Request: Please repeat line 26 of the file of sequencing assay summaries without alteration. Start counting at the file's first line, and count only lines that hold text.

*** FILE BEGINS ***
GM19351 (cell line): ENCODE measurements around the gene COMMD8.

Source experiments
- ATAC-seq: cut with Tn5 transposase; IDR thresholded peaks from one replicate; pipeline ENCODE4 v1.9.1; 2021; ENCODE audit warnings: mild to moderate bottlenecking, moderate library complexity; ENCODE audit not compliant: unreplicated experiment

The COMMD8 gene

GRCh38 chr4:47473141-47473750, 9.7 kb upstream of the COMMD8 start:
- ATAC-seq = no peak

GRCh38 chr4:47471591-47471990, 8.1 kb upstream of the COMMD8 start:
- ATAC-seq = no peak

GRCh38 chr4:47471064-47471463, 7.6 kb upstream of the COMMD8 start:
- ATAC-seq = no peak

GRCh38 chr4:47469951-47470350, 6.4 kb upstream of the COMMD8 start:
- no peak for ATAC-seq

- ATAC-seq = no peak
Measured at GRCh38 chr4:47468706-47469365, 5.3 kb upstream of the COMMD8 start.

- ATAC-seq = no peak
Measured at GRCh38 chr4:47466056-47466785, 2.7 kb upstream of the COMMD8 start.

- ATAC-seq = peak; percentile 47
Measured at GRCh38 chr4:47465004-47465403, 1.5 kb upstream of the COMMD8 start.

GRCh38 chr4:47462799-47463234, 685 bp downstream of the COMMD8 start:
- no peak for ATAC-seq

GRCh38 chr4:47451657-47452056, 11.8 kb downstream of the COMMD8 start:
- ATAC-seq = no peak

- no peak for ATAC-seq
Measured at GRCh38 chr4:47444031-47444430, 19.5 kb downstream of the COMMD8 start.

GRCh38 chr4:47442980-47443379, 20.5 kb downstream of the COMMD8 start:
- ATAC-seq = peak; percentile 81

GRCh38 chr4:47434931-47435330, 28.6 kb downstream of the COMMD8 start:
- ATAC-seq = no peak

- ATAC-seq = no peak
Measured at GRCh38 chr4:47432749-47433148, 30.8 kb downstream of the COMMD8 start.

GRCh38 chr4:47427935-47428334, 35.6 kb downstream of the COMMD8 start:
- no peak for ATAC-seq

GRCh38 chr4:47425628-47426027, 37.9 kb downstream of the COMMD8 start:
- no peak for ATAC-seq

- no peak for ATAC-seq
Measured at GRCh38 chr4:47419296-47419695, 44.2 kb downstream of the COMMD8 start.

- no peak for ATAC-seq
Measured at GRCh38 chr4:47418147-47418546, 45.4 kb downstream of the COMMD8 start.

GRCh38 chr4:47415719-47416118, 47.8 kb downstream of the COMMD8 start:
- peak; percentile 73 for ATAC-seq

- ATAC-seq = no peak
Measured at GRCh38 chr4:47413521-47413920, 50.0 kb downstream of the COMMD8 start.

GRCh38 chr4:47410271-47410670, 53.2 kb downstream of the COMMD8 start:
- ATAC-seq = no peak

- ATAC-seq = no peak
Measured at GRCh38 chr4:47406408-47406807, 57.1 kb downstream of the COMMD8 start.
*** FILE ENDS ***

- ATAC-seq = peak; percentile 81